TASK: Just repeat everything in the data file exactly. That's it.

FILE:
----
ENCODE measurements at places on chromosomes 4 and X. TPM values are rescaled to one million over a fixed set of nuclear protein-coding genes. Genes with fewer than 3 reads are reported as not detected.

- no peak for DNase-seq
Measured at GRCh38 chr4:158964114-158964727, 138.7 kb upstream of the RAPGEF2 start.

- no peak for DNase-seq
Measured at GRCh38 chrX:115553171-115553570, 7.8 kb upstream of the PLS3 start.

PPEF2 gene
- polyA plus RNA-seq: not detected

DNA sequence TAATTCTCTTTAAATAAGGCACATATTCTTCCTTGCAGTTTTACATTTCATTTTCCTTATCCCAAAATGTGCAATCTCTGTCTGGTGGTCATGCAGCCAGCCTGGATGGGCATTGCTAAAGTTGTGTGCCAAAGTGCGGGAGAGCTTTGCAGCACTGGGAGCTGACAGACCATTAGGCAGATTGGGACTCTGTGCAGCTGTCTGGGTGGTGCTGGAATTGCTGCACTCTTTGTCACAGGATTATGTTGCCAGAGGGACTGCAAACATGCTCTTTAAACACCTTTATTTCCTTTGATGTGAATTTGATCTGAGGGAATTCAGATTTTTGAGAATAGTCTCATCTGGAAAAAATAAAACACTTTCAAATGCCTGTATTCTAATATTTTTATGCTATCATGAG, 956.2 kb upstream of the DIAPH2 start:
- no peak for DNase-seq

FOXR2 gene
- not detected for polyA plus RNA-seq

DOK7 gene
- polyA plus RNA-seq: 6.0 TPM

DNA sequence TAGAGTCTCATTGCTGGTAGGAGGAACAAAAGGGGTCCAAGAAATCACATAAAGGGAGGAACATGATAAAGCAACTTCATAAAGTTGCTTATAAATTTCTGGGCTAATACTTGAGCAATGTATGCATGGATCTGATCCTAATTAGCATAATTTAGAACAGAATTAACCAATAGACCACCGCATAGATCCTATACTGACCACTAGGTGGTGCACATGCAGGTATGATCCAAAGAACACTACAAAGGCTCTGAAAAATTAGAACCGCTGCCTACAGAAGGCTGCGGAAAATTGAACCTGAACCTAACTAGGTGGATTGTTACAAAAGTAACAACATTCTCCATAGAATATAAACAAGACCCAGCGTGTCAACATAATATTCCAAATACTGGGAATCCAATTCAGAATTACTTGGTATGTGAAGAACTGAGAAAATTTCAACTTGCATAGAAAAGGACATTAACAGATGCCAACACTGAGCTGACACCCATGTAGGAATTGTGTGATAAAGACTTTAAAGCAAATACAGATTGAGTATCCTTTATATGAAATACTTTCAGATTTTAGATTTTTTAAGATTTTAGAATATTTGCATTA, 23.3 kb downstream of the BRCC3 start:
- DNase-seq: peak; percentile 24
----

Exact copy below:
ENCODE measurements at places on chromosomes 4 and X. TPM values are rescaled to one million over a fixed set of nuclear protein-coding genes. Genes with fewer than 3 reads are reported as not detected.

- no peak for DNase-seq
Measured at GRCh38 chr4:158964114-158964727, 138.7 kb upstream of the RAPGEF2 start.

- no peak for DNase-seq
Measured at GRCh38 chrX:115553171-115553570, 7.8 kb upstream of the PLS3 start.

PPEF2 gene
- polyA plus RNA-seq: not detected

DNA sequence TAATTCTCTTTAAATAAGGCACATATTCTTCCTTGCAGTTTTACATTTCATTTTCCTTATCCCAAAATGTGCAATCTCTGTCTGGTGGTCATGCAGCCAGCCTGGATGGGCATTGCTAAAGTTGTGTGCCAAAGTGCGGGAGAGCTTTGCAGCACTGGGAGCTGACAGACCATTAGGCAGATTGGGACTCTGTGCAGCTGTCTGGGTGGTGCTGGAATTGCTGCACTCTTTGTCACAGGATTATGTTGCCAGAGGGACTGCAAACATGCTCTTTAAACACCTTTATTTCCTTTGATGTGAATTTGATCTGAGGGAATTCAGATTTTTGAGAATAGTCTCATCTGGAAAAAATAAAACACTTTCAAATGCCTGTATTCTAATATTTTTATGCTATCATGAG, 956.2 kb upstream of the DIAPH2 start:
- no peak for DNase-seq

FOXR2 gene
- not detected for polyA plus RNA-seq

DOK7 gene
- polyA plus RNA-seq: 6.0 TPM

DNA sequence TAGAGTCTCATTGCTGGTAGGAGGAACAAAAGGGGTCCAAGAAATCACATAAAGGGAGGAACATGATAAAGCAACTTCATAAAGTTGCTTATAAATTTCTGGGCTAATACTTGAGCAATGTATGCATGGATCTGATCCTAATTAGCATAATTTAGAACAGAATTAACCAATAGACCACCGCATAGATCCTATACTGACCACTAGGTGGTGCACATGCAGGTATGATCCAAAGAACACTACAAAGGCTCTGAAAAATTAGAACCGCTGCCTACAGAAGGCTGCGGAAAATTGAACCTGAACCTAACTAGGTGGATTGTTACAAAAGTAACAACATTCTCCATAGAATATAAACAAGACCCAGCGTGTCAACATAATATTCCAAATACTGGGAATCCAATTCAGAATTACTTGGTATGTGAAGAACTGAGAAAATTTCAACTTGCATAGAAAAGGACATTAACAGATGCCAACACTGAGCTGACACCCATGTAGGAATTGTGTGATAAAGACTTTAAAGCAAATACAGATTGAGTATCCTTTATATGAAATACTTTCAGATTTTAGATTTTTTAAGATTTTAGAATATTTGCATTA, 23.3 kb downstream of the BRCC3 start:
- DNase-seq: peak; percentile 24